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If You Are Always Criticizing Your Partner, Read This

If You Are Always Criticizing Your Partner, Read This

Constructive criticism does not hurt.  It advises and informs. If you take it up another notch beyond constructive, it can destroy someone’s life.  You may think you are helping if you are always criticizing your partner, but something else is happening.  You find yourself alone or trapped in a negative cycle.  There are consequences when you point a finger at someone.  Here are 10 bad side effects of criticizing your partner:

1. He/she will hide things from you

Your partner may be tempted to keep secrets if you routinely spew negativity and criticism.  If you are always criticizing your partner, think twice.  Your partner may be taking on new risks/challenges without you knowing.  You may be missing out on their growth, learning experiences, and the intimacy of a healthy relationship.

2. He/she will secretly resent you

A build up of criticism can lead to closeted resentment.  Resentment shows up when you most need your partner—on your deathbed or co-signing on a loan.  Resentment is worse than hate because, like the background music in an elevator, you don’t always notice.  It’s there while everything else looks normal. Walking around with resentment is painful and makes others vulnerable to future hurt.

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3. He/she will not give you the space to make your own mistakes

Sitting on a person’s pedestal may be nice in the beginning.  The overly criticized partner will admire you, perhaps too much.  They will give you no room to mess up, as you become the light to their darkness.  If you are always criticizing your partner, you inadvertently build your own jail.

4. He/she may seek validation online or elsewhere

A partner who is overly criticized needs an outlet.  It can be as innocent as reading a book alone or more risky like venting to someone who is emotionally available, caring and compassionate.  Leaving the door open to this can create dire consequences that can lead to the end of your relationship.

5. He/she will tune you out

After consistent criticizing, your partner will stop listening and stop caring.  Wait, what’s that you said?  Exactly.

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6. He/she will see you as a burden

Nobody wants to go into a relationship with a job.  Daily life is enough of a hassle.  If your partner overly criticizes you, you may see them as a drag, a burden, and a problem.  Your overly criticized partner may want to stay with you, but they simply cannot handle doing the work.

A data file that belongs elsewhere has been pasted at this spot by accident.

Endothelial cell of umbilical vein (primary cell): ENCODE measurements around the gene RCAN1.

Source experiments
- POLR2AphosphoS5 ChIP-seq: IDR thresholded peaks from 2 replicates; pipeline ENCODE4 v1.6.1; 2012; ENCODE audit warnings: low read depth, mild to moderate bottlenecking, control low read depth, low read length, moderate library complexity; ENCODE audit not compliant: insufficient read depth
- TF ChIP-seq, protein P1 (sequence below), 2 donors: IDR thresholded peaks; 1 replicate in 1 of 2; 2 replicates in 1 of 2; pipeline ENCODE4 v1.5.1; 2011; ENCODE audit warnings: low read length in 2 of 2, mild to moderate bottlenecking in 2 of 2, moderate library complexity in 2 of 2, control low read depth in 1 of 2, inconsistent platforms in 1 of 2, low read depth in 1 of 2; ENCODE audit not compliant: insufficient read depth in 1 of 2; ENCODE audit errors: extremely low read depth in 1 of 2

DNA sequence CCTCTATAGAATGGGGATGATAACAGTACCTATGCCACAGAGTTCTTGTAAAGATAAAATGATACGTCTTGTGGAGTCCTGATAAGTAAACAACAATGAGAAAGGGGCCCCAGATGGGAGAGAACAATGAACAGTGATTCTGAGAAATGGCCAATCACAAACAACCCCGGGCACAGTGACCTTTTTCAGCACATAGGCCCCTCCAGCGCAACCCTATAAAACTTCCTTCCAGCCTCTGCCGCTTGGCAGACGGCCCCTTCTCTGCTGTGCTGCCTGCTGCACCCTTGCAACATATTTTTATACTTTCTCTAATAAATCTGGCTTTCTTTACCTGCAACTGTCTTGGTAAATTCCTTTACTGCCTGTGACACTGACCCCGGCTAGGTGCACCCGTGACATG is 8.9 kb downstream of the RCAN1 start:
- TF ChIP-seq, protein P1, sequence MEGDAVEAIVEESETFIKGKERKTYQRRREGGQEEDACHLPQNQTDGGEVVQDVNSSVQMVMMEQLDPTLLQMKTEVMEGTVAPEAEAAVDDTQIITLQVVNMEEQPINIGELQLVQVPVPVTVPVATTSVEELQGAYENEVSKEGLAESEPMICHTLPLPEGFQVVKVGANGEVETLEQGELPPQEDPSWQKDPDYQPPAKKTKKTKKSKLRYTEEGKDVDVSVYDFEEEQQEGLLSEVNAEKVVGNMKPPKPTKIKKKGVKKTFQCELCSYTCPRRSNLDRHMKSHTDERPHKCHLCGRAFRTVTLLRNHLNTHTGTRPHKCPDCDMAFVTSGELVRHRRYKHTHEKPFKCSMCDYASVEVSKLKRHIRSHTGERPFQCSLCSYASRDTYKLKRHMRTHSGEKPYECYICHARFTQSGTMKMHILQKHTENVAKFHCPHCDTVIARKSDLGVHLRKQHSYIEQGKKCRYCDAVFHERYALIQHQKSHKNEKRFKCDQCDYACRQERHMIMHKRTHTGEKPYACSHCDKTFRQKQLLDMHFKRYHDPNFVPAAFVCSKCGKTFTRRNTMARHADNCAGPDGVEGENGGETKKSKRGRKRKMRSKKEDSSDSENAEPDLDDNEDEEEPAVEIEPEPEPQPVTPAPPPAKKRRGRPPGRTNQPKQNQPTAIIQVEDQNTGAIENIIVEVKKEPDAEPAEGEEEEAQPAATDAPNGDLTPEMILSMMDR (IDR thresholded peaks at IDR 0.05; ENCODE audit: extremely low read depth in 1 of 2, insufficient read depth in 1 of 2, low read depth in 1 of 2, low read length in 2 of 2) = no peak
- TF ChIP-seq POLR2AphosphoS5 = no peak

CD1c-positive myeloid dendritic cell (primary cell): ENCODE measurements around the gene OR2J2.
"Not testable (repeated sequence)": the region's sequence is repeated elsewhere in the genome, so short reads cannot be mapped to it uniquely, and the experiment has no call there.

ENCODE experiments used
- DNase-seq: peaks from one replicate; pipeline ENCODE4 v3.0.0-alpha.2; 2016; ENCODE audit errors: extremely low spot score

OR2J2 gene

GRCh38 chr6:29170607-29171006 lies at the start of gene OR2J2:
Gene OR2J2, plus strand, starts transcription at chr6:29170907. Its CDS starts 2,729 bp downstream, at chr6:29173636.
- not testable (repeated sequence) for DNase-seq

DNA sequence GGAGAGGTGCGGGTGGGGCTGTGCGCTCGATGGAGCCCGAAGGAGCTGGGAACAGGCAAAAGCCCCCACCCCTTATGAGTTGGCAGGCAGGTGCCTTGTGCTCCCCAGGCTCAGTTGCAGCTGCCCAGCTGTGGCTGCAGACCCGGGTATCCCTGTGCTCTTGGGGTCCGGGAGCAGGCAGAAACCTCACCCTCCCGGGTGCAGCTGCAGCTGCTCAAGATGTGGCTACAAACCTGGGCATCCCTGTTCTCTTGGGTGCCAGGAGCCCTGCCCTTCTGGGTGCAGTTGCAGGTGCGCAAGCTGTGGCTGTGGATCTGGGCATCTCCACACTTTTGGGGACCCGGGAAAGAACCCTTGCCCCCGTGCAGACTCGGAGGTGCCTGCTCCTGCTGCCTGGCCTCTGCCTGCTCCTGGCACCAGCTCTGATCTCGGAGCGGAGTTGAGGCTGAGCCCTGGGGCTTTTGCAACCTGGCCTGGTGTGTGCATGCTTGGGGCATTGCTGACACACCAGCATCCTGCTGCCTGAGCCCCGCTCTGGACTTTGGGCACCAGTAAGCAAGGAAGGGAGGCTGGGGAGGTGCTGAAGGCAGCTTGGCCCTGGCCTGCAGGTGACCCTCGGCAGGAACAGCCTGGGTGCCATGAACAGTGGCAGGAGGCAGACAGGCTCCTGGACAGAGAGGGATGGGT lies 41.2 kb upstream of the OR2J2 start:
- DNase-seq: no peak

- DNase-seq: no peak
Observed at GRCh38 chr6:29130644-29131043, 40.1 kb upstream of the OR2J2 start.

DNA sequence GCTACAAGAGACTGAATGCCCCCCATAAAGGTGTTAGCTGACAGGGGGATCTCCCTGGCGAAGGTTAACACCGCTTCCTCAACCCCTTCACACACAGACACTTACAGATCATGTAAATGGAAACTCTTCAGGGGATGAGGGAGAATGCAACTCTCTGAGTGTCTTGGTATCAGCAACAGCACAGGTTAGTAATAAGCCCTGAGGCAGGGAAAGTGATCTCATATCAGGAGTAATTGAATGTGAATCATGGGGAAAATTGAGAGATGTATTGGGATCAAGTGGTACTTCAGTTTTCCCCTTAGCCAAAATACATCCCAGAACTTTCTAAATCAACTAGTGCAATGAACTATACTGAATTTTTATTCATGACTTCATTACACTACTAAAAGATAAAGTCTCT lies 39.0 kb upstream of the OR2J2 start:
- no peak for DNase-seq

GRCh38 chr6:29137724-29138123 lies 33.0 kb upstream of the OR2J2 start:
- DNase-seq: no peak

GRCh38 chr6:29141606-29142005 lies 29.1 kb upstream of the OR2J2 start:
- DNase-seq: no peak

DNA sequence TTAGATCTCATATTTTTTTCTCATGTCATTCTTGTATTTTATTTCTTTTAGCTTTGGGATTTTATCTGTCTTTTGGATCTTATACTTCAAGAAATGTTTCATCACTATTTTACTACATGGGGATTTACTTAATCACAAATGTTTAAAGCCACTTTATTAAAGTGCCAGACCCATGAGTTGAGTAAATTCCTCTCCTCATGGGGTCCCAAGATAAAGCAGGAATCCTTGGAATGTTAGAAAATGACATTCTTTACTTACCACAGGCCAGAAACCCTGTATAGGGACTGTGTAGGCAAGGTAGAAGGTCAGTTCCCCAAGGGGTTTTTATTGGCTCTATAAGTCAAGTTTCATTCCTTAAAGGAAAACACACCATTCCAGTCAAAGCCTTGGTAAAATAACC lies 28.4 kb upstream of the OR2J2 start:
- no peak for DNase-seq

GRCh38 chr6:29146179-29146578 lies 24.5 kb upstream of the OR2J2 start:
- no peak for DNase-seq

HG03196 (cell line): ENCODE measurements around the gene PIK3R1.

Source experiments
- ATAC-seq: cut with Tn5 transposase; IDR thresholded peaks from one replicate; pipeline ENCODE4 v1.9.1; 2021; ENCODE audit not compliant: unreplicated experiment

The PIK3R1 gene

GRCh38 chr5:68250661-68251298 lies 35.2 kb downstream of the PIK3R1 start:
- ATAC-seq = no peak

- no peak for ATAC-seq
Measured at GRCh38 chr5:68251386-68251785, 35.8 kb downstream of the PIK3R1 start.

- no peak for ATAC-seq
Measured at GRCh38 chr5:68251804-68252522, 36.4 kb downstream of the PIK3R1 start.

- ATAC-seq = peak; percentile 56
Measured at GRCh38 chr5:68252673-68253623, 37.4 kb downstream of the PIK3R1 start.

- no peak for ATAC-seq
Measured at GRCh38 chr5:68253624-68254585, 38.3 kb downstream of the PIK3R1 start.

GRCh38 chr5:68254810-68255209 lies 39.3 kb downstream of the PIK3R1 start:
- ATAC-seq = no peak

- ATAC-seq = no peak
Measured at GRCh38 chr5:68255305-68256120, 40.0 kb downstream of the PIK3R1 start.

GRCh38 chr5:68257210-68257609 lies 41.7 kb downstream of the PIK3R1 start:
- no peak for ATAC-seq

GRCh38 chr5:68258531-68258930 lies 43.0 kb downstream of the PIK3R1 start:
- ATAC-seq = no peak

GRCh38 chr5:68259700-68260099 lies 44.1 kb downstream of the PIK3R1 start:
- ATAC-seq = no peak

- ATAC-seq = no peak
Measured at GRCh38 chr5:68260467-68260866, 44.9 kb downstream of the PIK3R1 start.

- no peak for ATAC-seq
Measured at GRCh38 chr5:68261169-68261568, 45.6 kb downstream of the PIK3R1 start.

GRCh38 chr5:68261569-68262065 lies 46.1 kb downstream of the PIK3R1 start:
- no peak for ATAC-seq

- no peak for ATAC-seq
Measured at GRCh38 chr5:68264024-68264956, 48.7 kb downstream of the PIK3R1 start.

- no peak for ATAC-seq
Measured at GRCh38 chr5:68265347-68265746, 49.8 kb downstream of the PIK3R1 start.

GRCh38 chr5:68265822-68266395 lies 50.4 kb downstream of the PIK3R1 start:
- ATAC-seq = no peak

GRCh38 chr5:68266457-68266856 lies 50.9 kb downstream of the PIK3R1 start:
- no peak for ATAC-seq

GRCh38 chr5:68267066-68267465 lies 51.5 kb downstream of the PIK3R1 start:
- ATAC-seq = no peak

7. He/she will become a punching bag for the qualities you hate about yourself

Like everyone else, your partner is a reflection of your innermost self—some parts you don’t even know.  Criticizing your partner is an act of projection.  Your partner may look like they have the problem, when it’s really you. Is your partner always late?  You reminded him/her for the thousandth time.  You may see this as an act of disrespect when your teachers in elementary school ignored you.  Now, it’s up to your partner to make you feel good again.  Fix your own life, first.

8. He/she will lose self-confidence

Keep criticizing your partner and they will lose the energy to live life to the fullest.  They may become indecisive, disempowered and complacent.  Would you be happy with a partner like that? Consider how that would affect your life.

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9. He/she will become dependent on you

Your partner may give up completely.  After constantly complaining to your partner that he/she does not help out around the house, they may stop altogether.  You’ll end up with the brunt of all the tasks, decision making, and planning in more than one area of your life.  Congratulations, you just created your own worst nightmare.

10. He/she will lose courage to try new things to advance their lives

Worst of all, an overly criticized partner may become stuck and stagnant.  Regret will grow in them each day for the life they did not live or the places they did not go.  They will blame you, whether it is fair or not.

Then how to give constructive criticism lovingly?

  • Choose the right time: Never judge your parter when he/she has just gone through a tough time. Only give constructive criticism when they are calm and they can give you their full attention.
  • Go for dialogue rather than monologue: No one likes being told to do something so make sure you can create a space where both of you can express your thoughts and listen to each other’s point of view.
  • Show appreciation before giving criticism: If you want your partner to accept your criticism, always highlight what you appreciate him/her first. After they let their guard down and know that you have good intention, they will take your criticism more positively.

Keep in mind, everyone is responsible for his or her own life.  You can’t make an overly criticized partner give up unless they already wanted to, or had talked themselves into it.  However, if you are always criticizing your partner, you can make it a lot easier.  Instead, choose your words carefully. Give advice only when asked and show empathy more often. What you do to others, will in some way be done to you—literally or figuratively.  Think wisely.